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House of Lords gives final approval to giving NI minister new powers to impose expanded abortion

This afternoon the House of Lords has approved the Abortion (Northern Ireland) Regulations 2021. This came after yesterday evening’s House of Commons debate in which MPs voted by 431 to 89 to approve new regulations that will give the Northern Ireland secretary sweeping new powers to impose expanded abortion access on Northern Ireland.

The new powers will enable the Northern Ireland Secretary to force Stormont to expand abortion access across Northern Ireland through the commissioning of abortion services. This includes powers to direct the First Minister, deputy First Minister, a Northern Ireland Minister, a Northern Ireland department, the Regional Health and Social Care Board, and the Regional Agency for Public Health and Social Well-being.

Undermining devolution

Three amendments to the motion were also voted on during the debate. 

The first amendment, moved by Baroness O’Loan, proposed a rejection of the Regulations on the basis that the Northern Ireland Assembly is now sitting and the matter is devolved to that legislature. The amendment outlined that enacting the new regulation would undermine the devolution settlement in respect of education as well as abortion policy. It also highlighted the lack of “public consultation on the Regulations” given that they were laid shortly before Parliament’s Easter recess, which prevented the House from considering them before they took effect. The amendment was voted down by 418 to 93.

Lord Morrow’s amendment posited that the Bill, if passed, would place the “union in jeopardy”, and would not reflect the wishes of Northern Ireland, given that all the Members of Parliament representing seats in Northern Ireland who had taken their seats at Westminster had voted against it in 2019, and that the Government ought to repeal section 9 accordingly. During his speech he said “In the last 50 years in particular, we have developed a distinctive approach that affirms the importance of both lives, the life of the mother and that of the unborn. That may not matter to people in other parts of the union, but it matters very much to the people in Northern Ireland.”  The amendment was voted down by 401 to 63.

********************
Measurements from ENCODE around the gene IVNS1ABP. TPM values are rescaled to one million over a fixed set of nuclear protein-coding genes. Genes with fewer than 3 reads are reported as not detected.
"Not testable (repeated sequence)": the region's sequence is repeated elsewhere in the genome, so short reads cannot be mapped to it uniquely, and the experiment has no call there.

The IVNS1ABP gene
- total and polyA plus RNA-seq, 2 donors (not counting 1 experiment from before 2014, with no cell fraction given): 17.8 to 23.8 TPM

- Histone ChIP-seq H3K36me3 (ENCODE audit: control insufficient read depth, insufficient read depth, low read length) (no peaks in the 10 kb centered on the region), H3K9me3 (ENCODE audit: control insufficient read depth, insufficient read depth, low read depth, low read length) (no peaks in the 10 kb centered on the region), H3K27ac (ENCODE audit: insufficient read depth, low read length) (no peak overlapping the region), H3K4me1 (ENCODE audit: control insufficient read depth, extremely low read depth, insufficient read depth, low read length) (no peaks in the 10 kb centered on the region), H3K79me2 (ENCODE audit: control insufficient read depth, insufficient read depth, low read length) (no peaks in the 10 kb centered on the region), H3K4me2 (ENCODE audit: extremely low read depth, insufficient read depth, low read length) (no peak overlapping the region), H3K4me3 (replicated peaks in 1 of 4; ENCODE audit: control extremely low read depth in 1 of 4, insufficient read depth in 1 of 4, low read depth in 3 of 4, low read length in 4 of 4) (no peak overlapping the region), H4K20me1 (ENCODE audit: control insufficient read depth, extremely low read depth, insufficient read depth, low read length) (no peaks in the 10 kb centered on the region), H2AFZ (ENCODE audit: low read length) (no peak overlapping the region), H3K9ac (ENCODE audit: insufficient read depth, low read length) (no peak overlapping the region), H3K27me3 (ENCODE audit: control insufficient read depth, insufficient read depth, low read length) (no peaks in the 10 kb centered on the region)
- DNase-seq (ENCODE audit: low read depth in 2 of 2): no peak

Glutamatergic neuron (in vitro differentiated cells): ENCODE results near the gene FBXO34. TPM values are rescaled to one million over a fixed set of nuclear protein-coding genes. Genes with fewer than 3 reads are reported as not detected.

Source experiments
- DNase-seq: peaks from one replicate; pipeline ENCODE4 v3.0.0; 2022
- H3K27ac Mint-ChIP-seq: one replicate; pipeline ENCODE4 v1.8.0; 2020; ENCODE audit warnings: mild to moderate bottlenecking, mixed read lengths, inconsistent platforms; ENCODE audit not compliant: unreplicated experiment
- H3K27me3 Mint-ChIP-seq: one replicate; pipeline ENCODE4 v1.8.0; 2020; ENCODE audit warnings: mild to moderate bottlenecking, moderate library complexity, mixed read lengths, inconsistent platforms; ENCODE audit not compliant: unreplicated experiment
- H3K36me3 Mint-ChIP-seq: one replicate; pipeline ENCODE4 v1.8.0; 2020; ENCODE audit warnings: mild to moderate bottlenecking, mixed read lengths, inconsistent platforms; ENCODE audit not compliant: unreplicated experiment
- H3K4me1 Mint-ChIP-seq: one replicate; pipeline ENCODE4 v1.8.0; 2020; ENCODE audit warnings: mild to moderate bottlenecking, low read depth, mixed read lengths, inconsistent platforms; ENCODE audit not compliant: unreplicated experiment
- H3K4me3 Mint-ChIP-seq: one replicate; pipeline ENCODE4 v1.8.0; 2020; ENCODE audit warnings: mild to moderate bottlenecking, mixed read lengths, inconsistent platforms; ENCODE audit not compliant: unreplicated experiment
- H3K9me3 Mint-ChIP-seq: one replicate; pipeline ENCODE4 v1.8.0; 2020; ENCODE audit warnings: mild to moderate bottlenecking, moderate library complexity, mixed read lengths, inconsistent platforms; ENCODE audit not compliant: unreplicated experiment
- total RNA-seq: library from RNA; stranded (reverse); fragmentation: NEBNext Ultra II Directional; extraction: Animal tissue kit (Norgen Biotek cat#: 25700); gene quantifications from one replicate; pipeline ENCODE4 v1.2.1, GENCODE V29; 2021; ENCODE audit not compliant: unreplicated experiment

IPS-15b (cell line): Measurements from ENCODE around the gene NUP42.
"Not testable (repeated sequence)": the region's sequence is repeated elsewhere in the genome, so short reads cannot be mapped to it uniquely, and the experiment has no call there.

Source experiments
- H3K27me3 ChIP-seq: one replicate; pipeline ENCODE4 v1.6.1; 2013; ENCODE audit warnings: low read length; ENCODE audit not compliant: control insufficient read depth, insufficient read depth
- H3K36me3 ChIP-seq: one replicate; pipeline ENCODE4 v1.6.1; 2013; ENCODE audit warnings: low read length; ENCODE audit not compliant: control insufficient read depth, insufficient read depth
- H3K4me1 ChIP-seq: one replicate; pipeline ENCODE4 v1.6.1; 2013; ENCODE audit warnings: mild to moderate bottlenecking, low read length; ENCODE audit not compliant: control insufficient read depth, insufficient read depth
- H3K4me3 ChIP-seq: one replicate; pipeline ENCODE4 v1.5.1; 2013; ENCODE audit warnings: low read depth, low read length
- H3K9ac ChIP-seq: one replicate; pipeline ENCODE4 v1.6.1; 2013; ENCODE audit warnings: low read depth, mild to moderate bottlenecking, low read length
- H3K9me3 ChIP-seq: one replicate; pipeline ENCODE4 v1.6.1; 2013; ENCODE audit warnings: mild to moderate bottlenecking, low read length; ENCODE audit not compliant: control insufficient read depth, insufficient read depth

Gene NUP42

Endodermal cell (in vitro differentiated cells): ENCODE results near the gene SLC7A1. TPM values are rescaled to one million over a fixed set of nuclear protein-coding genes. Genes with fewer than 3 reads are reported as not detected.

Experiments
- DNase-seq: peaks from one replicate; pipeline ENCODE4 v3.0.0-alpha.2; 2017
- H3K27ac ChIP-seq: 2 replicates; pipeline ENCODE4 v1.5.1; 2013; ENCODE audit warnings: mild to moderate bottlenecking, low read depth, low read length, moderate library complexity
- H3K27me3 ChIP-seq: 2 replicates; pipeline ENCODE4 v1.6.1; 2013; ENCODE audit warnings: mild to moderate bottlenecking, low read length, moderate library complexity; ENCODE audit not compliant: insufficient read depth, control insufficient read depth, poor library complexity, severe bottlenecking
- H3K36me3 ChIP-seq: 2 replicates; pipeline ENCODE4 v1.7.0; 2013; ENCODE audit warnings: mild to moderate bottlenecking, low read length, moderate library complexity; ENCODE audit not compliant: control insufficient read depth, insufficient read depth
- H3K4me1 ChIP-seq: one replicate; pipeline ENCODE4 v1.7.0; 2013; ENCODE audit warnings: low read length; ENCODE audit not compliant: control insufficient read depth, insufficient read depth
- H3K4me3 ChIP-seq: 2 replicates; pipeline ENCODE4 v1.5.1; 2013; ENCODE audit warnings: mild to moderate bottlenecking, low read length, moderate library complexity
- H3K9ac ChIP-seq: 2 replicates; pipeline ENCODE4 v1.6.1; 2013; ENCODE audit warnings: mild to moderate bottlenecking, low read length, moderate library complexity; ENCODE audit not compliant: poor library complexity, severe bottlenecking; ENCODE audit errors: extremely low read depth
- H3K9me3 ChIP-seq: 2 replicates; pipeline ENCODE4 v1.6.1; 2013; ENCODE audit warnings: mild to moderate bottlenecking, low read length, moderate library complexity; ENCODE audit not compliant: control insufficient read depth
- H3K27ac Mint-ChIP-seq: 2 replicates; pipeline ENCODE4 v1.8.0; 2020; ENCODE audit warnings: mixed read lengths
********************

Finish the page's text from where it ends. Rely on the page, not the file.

The power to discriminate 

In his speech, Lord Shinkwin said “I am a severely disabled parliamentarian who believes I have as much right to live as anyone else… the regulations challenge that right.” His amendment recommended that the House decline to approve the regulations on the basis that they gave the state the power to “discriminat[e] in Northern Ireland by denying unborn human beings with disabilities the same protections afforded non-disabled human beings between 24 weeks’ gestation and full-term”.

He continued “because such commissioning would implicate the Secretary of State, and by extension Her Majesty’s Government, in the perpetuation of negative stereotypes towards people with disabilities, as it would provide that while unborn non-disabled human beings from 24 weeks’ gestation are worthy of protection from termination, those who might be born with disabilities are not”. The amendment was voted down by 409 to 70.

“A huge disappointment”

Right To Life UK spokesperson, Catherine Robinson said: “Today’s approval of these regulations in the House of Lords is not just a blow to the people of Northern Ireland and to the majority of MLAs, who voted against the extreme abortion regime at the Northern Ireland Assembly, but is also a huge disappointment for both pro-life campaigners and people with disabilities across the UK. If these new powers are enacted by the Northern Ireland Secretary, the government risks directly violating the devolution settlement”.

What happens next?

Following today’s vote in the House of Lords, the Northern Ireland Secretary, Brandon Lewis, will now decide whether or not to proceed with using his new powers to impose expanded abortion access on Northern Ireland.

Dear reader,

You may be surprised to learn that our 24-week abortion time limit is out of line with the majority of European Union countries, where the most common time limit for abortion on demand or on broad social grounds is 12 weeks gestation.

The latest guidance from the British Association of Perinatal Medicine enables doctors to intervene to save premature babies from 22 weeks. The latest research indicates that a significant number of babies born at 22 weeks gestation can survive outside the womb, and this number increases with proactive perinatal care.

This leaves a real contradiction in British law. In one room of a hospital, doctors could be working to save a baby born alive at 23 weeks whilst, in another room of that same hospital, a doctor could perform an abortion that would end the life of a baby at the same age.

The majority of the British population support reducing the time limit. Polling has shown that 70% of British women favour a reduction in the time limit from 24 weeks to 20 weeks or below.

Please click the button below to sign the petition to the Prime Minister, asking him to do everything in his power to reduce the abortion time limit.